Using the ORM

pybana provides a simple ORM for manipulating kibana saved objects.

The ORM was implemented to ease the automatic creation/update of kibana objects. For instance:

  • If you’ve added an access-control layer on top of kibana to handle multi-tenancy, you may want to automate the creation of kibana indexes and the default index-pattern.
  • If an index-pattern correspond to a table defined somewhere else (like a sql table), you may want to automate the creation of index-pattern.
  • If a dashboard is defined in another database (like a sql db), you may want to delete the kibana object if the sql object is deleted.

Initializing kibana

A kibana server instance performs several checks when it starts:

  1. Create if it does not exists a .kibana index on elasticsearch. pybana does mimic this behaviour.
  2. Create a Config document.
    • This document has the following id: config:${ELASTICSEARCH_VERSION} (example: config:6.7.1)
    • It contains a config field which stores:
      • defaultIndex. The identifier of the default index
      • All the settings you can configure in the “Advanced settings” menu. The official documentation provide a full list of available options.
    • You may create programmatically this document using the Kibana.init_config api.
  3. Configure the default index-pattern. To do it programmatically, you can use the Kibana.update_or_create_default_index_pattern api.


For now, four models have been implemented:

  • IndexPattern
  • Search
  • Visualization
  • Dashboard


from elasticsearch import Elasticsearch
from elasticsearch_dsl import connections
from pybana import Kibana, Visualization, Dashboard

# Instantiate a connection to a Elasticsearch cluster
elastic = Elasticsearch()

# Add this connection as the default connection for elasticsearch_dsl
connections.add_connection("default", elastic)

# Instantiate a kibana client to the default index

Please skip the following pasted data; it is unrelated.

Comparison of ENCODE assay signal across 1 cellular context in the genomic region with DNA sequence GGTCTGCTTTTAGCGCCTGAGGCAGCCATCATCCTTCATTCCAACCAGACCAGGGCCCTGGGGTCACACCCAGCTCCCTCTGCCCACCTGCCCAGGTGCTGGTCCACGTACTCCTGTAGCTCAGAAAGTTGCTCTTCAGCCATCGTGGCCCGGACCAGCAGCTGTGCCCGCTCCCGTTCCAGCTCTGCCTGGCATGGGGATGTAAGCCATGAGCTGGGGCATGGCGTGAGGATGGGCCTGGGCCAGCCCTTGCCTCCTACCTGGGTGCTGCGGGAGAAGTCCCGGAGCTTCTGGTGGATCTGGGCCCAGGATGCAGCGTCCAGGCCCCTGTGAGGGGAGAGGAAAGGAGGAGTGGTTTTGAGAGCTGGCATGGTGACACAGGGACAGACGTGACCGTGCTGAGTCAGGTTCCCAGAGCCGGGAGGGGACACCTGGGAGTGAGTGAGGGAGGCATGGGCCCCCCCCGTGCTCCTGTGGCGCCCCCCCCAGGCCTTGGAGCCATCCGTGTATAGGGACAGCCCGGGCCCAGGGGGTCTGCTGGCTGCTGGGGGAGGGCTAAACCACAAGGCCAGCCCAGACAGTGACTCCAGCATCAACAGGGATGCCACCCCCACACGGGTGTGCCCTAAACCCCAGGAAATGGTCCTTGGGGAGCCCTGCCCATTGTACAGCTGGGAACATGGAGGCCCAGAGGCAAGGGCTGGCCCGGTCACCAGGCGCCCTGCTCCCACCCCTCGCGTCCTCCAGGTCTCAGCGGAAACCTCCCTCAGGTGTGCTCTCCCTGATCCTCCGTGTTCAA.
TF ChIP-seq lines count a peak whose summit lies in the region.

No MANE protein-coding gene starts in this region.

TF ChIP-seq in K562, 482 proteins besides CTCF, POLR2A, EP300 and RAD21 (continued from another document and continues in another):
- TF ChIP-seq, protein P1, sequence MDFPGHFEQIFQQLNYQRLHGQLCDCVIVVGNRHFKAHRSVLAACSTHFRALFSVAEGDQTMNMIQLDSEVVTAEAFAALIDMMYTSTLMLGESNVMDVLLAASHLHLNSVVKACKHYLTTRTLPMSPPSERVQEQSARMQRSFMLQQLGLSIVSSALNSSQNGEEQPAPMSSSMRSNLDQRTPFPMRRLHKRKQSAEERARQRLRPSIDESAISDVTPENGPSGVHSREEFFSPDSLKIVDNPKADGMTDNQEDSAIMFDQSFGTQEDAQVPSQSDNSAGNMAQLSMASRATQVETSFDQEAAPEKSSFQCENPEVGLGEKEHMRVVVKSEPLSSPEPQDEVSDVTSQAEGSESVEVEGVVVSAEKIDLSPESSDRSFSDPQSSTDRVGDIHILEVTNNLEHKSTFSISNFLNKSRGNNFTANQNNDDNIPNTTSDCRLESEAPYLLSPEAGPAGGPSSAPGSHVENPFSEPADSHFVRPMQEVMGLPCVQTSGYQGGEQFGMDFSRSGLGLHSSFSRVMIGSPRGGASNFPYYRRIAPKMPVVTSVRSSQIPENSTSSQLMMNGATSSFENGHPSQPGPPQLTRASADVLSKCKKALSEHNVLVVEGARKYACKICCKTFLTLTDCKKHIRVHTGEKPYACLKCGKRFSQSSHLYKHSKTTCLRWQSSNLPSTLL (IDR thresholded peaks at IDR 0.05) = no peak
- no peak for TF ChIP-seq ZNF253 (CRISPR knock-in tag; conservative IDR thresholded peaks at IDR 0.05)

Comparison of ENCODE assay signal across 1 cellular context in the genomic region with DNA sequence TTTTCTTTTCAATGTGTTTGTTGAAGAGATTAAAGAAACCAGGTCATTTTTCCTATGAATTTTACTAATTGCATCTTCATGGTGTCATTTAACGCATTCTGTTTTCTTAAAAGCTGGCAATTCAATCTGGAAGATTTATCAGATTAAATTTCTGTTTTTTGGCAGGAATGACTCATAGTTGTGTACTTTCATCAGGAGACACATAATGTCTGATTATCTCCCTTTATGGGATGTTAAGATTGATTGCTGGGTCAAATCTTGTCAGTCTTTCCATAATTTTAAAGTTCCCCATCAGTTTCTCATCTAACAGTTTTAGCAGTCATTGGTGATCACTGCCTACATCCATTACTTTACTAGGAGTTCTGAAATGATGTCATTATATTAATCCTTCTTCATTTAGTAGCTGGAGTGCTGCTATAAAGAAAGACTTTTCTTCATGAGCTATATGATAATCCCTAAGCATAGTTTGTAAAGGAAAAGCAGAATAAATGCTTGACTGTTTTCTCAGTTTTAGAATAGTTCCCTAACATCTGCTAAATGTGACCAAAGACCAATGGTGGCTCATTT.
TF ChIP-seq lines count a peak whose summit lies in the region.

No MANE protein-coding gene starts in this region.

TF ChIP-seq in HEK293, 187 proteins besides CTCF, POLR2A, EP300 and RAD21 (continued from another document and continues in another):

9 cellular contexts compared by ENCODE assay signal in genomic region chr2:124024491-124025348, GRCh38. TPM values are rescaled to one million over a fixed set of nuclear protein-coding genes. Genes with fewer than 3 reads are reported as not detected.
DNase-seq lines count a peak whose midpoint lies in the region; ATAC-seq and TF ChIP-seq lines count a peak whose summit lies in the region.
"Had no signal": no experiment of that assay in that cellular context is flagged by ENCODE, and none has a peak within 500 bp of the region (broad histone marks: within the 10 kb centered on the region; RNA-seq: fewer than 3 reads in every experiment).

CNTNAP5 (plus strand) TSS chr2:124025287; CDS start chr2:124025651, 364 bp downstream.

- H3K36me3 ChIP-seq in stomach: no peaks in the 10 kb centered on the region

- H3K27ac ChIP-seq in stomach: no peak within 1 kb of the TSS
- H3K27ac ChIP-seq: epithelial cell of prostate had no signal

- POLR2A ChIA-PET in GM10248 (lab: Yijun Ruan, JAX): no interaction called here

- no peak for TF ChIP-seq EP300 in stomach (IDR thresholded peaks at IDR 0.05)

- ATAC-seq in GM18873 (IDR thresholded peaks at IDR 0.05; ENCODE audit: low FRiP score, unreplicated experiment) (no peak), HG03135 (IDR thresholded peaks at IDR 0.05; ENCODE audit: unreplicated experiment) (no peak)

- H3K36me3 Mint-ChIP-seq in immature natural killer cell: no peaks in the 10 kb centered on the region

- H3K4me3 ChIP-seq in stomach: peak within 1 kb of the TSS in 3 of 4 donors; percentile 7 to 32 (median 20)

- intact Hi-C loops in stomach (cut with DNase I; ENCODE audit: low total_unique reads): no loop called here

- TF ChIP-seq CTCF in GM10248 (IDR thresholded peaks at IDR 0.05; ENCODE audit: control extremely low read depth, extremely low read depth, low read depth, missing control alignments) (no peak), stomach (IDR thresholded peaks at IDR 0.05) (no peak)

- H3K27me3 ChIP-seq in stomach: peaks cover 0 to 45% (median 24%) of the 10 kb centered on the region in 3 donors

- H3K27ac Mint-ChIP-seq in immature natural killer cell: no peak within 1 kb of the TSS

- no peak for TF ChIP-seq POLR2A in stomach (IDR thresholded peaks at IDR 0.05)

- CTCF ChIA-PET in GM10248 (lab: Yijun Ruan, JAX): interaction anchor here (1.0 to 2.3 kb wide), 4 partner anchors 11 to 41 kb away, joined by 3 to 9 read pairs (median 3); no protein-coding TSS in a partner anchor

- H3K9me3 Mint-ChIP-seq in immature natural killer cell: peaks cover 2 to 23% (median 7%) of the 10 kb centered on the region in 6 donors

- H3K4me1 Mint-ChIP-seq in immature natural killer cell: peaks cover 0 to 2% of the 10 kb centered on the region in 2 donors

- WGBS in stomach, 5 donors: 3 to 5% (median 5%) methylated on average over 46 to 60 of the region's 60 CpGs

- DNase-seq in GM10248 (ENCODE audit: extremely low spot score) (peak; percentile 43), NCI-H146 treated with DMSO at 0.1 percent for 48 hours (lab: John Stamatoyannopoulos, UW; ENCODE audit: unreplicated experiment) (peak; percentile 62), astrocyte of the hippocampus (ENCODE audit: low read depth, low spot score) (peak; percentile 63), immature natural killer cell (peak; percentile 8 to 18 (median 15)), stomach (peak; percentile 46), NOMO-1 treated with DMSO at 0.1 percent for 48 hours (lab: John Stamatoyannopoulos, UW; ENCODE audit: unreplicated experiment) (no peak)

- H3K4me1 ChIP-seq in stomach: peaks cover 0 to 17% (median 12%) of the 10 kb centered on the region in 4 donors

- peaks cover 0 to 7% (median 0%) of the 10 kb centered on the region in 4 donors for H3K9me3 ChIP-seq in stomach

kibana = Kibana()

# Instantiate a kibana client to a custom index
kibana = Kibana(".kibana_tenant1")

# Init config (does nothing if the config is already here)

# Init config (does nothing if the config is already here)

# Search for dashboards
dashboards = kibana.dashboards()
# Here dashboards is only have a `elasticsearch_dsl.Search`

# Iterate over the first 10 dashboards
for dashboard in dashboards:

# Iterate over all the dashboards
for dashboard in dashboards.scan():

# Get one dashboard
dashboard = kibana.dashboard("7b12e580-dae6-11e9-94be-2b2f7d5f3e45")

# Fetch all the associated visualization to this dashboard
visualizations = dashboard.visualizations()

# Get one visualization
visualization = visualizations[0]

# Deserialize the visState

# Get the search associated to the visualization (raise an error if ther's not)
search = visualization.related_search()

# Get the index pattern associated to a visualization (go through the search if there's one)
index_pattern = visualization.index()

# Get the index pattern associated to a search
index_pattern = search.index()

# Some objects fields are serialized in json like Dashboard.panelsJSON.
# Some of those fields can be directly accessed like the example below.
# The deserialization is cached in order to keep good performances

# [{'gridData': {'x': 0, 'y': 0, 'w': 24, 'h': 15, 'i': '1'},...

# {'darkTheme': False, 'useMargins': True, 'hidePanelTitles': ...}

# {'title': 'My viz', 'type': ...}

# {}

# [{'name': '_id', 'type': 'string', 'count': 0, 'scripted': Fa...}...]

# {'foo': {'id': 'number', 'params': {'pattern': '0.0'}}}